"When I started there wasn't a scratch on this floor," he quips, "over the years I've worn them all down." Looking at the floor, it's as though one could see the ephemeral effect of the dance - an art form that usually finds its meaning in its disappearance - made visible in the flecked layers of finish, varnish, and bare wood excavated by steel taps attached to sounding feet. During his class we see a vestige of the bodily labor and artistry of Bradley and his legacy. If these floors are a testament to his love for American tap dance, it's clear that love runs deep indeed.

The floor at Flint's Creative Expressions Dance Studio, worn
and well-loved by Bradley and his students' tap dancing feet.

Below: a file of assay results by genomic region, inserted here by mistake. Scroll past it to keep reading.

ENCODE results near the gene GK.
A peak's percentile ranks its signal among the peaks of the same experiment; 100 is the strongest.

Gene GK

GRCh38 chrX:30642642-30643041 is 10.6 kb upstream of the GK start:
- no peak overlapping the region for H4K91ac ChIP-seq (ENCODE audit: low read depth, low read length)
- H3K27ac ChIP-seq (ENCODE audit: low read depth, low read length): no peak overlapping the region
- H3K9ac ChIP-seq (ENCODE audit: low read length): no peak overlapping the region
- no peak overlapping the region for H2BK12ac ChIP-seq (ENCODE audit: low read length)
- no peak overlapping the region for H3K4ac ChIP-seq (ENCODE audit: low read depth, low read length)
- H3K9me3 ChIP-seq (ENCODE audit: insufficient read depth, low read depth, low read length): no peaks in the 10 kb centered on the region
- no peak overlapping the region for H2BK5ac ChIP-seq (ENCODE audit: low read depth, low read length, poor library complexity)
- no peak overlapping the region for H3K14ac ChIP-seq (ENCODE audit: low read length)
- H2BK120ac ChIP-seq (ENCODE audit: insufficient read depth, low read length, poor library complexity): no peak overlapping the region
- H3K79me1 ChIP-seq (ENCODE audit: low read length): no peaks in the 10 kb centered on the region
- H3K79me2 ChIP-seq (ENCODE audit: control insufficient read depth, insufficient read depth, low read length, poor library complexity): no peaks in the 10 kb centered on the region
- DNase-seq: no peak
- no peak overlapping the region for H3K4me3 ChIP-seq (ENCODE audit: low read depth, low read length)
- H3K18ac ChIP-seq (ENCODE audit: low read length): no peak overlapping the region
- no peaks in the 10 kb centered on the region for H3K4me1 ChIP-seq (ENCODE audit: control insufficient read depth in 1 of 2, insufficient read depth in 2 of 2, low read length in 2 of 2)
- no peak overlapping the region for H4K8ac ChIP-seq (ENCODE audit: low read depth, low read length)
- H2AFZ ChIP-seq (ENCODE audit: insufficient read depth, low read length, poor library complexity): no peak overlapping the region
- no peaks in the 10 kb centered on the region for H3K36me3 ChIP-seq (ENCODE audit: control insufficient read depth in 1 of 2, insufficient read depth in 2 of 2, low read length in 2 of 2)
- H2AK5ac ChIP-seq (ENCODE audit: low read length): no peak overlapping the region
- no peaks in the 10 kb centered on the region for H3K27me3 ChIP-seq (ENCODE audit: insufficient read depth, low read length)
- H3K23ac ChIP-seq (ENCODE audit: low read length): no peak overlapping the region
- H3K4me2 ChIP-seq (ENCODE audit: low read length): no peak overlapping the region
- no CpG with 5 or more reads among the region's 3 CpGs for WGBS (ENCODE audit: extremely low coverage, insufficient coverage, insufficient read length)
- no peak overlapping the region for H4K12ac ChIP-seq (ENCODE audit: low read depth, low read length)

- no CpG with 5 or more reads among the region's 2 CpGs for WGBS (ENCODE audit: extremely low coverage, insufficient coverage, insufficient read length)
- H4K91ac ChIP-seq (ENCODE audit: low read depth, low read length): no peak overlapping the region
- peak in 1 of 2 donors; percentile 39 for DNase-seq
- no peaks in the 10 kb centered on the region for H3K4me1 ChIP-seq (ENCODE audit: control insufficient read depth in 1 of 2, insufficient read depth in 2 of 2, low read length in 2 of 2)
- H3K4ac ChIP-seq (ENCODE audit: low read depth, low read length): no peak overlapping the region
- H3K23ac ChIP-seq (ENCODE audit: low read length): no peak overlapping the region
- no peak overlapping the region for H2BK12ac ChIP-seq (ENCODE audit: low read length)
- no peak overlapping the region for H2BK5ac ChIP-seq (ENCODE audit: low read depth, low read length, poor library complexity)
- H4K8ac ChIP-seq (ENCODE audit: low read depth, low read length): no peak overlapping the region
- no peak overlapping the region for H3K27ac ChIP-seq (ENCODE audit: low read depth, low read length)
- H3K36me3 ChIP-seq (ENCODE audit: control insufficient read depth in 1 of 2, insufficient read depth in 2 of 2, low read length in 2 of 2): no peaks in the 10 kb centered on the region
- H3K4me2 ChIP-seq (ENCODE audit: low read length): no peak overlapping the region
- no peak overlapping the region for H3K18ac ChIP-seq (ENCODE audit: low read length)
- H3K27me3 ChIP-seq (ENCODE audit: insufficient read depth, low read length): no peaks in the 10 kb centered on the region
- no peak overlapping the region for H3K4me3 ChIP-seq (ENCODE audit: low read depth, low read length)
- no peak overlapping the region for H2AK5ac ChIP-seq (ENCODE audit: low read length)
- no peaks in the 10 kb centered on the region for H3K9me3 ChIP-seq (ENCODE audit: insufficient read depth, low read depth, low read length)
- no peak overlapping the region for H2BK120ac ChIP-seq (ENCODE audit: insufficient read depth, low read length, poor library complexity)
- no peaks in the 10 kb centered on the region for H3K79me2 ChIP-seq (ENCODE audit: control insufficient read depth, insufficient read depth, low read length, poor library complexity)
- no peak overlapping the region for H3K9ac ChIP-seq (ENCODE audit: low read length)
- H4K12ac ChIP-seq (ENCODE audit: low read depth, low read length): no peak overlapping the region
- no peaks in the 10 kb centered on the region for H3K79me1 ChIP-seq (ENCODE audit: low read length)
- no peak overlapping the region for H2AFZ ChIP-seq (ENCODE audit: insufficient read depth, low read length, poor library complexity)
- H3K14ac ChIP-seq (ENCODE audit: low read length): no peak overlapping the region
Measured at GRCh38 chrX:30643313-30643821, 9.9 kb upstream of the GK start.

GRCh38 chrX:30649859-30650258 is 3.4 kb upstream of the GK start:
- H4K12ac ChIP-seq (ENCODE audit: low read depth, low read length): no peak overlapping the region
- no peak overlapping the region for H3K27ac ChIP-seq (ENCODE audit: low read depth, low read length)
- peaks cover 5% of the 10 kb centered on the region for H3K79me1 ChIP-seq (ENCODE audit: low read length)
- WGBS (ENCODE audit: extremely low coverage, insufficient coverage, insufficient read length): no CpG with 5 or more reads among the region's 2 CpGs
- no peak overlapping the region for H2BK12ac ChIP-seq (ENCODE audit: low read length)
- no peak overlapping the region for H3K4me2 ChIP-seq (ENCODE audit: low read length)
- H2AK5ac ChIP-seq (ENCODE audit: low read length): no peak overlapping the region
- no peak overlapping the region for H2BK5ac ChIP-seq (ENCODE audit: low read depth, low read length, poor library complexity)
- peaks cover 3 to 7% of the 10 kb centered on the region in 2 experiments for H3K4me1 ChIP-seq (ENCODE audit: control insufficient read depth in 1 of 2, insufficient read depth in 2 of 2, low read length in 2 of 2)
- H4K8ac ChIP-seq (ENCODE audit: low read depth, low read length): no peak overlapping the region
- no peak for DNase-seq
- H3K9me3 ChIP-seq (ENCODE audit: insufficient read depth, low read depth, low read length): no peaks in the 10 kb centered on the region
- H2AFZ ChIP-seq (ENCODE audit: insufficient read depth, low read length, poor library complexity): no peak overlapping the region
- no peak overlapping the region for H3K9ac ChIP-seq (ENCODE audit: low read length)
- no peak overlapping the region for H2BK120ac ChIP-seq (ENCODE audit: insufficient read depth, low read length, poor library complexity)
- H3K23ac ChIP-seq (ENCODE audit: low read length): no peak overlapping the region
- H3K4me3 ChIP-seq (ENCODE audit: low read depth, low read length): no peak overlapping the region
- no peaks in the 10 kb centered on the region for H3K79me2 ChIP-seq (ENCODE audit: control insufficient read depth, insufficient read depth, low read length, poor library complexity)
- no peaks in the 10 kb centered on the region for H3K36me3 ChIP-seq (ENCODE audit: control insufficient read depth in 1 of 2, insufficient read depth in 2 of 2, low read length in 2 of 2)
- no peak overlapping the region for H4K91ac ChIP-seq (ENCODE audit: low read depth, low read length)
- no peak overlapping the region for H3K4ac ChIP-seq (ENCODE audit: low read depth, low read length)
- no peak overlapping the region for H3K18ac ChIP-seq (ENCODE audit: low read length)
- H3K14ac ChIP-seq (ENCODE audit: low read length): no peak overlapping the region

Bradley, a Flint native, came to tap dancing at age 32, later in life than most dancers, originally inspired to learn through his career in theater. Working first with Flint's McCree theater, he began learning to tap dance during a run of the hit Off Broadway musical “One Mo Time” at The Village Gate in Toronto, Ontario. Bradley later studied with Kevin Ramsey (a protege of Chuck Green and Henry LeTang) as well as the co-founder of the the Detroit-based tap legends The Sultans, Lloyd Storey, who danced with Bill "Bojangles" Robinson. He performed widely, from New Orleans to Zürich, always bringing his new repertoire back to his students in Flint and eventually founding the Tapology Festival, which is now in its fifteenth year.